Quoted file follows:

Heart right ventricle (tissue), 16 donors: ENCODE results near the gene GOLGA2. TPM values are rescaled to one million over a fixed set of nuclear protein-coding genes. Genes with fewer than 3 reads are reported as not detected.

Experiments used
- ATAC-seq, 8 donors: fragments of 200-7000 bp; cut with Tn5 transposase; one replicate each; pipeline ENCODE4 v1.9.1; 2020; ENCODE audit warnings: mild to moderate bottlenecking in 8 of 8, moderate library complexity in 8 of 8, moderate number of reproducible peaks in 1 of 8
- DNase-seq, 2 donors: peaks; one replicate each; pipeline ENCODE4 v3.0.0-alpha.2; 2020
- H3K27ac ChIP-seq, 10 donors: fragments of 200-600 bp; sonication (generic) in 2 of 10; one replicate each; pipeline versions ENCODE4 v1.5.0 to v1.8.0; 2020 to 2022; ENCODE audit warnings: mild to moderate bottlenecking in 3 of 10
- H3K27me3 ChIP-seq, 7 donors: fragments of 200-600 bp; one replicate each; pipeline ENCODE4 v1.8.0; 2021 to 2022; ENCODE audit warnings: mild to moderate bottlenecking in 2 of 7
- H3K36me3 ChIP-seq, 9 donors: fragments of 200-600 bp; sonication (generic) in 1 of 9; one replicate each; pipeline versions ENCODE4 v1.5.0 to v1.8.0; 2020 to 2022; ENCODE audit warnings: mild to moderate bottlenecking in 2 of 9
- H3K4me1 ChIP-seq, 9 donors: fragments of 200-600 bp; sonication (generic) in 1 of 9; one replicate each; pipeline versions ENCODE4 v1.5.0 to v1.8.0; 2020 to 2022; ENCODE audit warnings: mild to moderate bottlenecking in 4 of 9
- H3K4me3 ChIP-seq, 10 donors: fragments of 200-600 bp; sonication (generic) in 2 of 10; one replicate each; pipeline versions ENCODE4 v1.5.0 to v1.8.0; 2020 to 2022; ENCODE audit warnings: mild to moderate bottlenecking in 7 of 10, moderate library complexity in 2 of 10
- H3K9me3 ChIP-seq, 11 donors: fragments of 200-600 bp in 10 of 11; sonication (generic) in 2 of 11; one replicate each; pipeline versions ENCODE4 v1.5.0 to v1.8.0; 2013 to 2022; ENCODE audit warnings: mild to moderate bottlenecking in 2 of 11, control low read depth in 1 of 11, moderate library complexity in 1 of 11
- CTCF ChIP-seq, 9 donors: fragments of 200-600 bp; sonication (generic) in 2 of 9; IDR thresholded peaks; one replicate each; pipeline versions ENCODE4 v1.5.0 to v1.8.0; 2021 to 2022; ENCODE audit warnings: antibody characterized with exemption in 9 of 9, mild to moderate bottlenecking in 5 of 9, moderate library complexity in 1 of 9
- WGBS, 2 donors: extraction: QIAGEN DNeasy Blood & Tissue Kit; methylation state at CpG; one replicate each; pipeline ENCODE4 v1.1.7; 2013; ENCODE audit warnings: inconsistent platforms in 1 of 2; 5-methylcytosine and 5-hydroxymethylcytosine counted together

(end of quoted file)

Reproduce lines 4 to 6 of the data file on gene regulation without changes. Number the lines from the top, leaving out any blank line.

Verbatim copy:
- DNase-seq, 2 donors: peaks; one replicate each; pipeline ENCODE4 v3.0.0-alpha.2; 2020
- H3K27ac ChIP-seq, 10 donors: fragments of 200-600 bp; sonication (generic) in 2 of 10; one replicate each; pipeline versions ENCODE4 v1.5.0 to v1.8.0; 2020 to 2022; ENCODE audit warnings: mild to moderate bottlenecking in 3 of 10
- H3K27me3 ChIP-seq, 7 donors: fragments of 200-600 bp; one replicate each; pipeline ENCODE4 v1.8.0; 2021 to 2022; ENCODE audit warnings: mild to moderate bottlenecking in 2 of 7